Tech musings and other things...

People Are Funny….

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Man…  people are funny.  You tell them things many, many times and for some reason, you’re a moron.  They come to you for help, you give them an answer and because it’s either not convenient enough or the answer they wish to hear, you become a moron.

AND THEY CAME TO YOU!  Better yet, They will KEEP coming to you because deep down they know you have the right answer even though they don’t necessarily want to hear it.

I learned a long time ago that System Administration is better than 70% politics.

That brings up a conundrum.

As a sysadmin, my highest priority is my machines.  If they don’t stay up, reliable, and serving, we don’t serve ads, and then we don’t get paid.  As a coworker, the users are my customer.  They deserve the highest priority.  Balancing the needs of the machines (who don’t have feelings, but have very real needs nonetheless) against the needs & desires of the user community can be quite the chore sometimes.

System Administration, Part II

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(originally posted 1/5/2005)

So things are better…

I think.

It’s so hard to come off your favorite job ever and do something else.

So I continue…

We had a conversation on [ALE] today ( regarding sysadmins and their salaries. Some folks out there are swooning over $20/hr gigs, and I just don’t get it.

The professional demands of the sysadmin range from technologist to politician to therapist.

Sometimes I think yearly medals should be awarded.


A recruiter contacted me regarding a position in Oregon @ $20/hr. I counted that an insult. I related that fact to the LUG, and found all sorts of ballyhooing about started. Now, don’t call me a prude or high-and-mighty, but I’ve been doing this stuff for 15 years as of this month. Everything from PC’s on DOS 3.3 to watching Windows come out and then NT3… you get the picture. Let’s just say I got wise and got out of the Windows market…It’s doomed anyway.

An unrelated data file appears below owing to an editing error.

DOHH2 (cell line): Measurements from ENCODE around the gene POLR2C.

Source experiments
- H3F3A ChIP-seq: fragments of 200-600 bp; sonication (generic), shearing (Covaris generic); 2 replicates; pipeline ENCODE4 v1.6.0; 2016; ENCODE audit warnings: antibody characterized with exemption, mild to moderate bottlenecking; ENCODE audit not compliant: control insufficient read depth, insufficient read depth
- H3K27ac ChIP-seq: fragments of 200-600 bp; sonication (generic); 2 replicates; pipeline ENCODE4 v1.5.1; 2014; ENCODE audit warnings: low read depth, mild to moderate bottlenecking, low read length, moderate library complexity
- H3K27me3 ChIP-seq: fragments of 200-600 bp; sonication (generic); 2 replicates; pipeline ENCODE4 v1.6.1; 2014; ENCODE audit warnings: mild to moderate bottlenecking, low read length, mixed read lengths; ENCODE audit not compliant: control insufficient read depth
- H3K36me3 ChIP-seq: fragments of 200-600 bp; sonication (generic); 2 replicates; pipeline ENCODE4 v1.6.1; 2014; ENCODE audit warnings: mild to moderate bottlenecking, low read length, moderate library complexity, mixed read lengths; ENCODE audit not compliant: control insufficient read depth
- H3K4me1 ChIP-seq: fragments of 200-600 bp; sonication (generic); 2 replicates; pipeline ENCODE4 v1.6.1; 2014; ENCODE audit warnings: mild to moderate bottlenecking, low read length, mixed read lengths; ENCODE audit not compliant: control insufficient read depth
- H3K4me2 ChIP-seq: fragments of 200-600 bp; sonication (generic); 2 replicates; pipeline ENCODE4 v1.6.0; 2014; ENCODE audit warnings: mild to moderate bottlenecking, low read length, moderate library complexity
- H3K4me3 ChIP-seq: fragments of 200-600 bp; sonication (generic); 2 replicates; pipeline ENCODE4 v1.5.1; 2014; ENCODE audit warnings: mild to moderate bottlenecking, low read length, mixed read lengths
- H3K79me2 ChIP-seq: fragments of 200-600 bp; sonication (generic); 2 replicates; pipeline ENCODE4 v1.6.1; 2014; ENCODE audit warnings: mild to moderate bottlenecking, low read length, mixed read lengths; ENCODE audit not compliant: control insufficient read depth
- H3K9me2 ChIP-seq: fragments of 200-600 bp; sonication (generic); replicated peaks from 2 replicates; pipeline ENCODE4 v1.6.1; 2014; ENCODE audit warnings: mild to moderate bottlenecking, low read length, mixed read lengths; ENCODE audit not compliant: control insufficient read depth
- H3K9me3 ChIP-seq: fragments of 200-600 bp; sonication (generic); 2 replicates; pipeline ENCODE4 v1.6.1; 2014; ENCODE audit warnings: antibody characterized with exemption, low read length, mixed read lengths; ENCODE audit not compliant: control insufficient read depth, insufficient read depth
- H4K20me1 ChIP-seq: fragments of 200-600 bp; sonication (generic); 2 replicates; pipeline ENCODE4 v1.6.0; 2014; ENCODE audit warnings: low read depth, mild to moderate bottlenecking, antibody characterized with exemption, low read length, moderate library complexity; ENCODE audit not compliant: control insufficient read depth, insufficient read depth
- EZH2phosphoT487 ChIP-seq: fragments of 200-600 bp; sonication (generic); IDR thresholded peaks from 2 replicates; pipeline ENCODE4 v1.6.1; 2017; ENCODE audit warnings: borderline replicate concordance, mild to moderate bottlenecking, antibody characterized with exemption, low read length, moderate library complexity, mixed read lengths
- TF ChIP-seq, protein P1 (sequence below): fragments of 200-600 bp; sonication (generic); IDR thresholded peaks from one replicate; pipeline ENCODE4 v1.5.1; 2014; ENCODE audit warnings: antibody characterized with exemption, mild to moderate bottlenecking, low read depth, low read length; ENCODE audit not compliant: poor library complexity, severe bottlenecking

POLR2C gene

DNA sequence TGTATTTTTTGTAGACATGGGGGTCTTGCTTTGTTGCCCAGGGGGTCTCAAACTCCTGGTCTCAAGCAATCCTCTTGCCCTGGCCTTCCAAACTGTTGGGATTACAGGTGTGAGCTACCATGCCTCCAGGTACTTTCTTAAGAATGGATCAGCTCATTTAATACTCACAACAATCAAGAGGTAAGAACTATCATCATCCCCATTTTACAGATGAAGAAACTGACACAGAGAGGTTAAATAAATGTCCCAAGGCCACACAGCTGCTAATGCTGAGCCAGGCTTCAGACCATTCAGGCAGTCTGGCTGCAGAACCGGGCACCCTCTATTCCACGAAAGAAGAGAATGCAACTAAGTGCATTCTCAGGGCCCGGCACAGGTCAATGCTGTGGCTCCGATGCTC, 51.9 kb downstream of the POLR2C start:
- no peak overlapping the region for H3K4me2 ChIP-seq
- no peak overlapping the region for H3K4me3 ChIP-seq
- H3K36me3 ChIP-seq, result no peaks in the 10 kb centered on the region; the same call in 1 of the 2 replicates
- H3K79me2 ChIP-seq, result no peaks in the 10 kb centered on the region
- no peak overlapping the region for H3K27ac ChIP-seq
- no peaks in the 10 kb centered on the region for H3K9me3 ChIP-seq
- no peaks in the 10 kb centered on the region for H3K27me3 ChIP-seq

So, I started to get interesting comments such as:

C’mon $20.. You could live like a king…
Hey, I phone-interviewed with a place in NC that wanted to pay $45K for a do-everything IT manager. I politely informed the gentlemen that I was making over $60K when I was already doing many of the specific things they said they needed done (and that was Government!) and that I know a Windows admin in Norcross who’s making ~48K without a degree. They wouldn’t budge. Get used to it.
Seems like I mentioned something along these lines last week during the H1B debate. Artificially driving salaries up based on pure unbridled greed is exactly what leads to periods of unemployment and the flood of immigrant workers. Feel free to take your shots at these companies, but understand that one day they might swing back and send you and half your peers to the unemployment line. Then that 40k will look pretty good. I’m not speculating on any one person’s worth. That obviously varies from person to person. But sometimes a position is only worth so much money to a given employer. You can either accept it, or move on to other things. Bashing the company in question and suggesting a pseudo mutiny witin the industry is not going to change things. If anything, it helps to perpetuate the growing feeling that “computer people” are over paid prima donnas. Next thing you know, you’ll be calling for a damn union.

I think that’s enough. The last quoted suggests “psuedo-mutiny” and all that, and I think that is quite laughable. There’s piles of documentation out there regarding what a UNIX administrator is, what each level of experience is worth, and what the criteria are to measure an admin’s quality. (The Systems Administrator’s Guild maintains most of this information at There’s even a certification track and everything. You’d think someone would use it.

Anyhow, the advocating of paying what someone is worth for (here’s the reference to the previous article) measurable, quantifiable work is a VERY old concept. I believe the original quote goes something like:

After all, the worker deserves to have his needs met.

Let’s look into the fact that there is a serious need for good talent. Not just book talent…not just kids with degrees, but folks with a serious dedication to their work for whatever motivation…whether just geekiness, or pride in one’s work, or a personal technical itch to be scratched. I find more people in my line of work that come from three camps: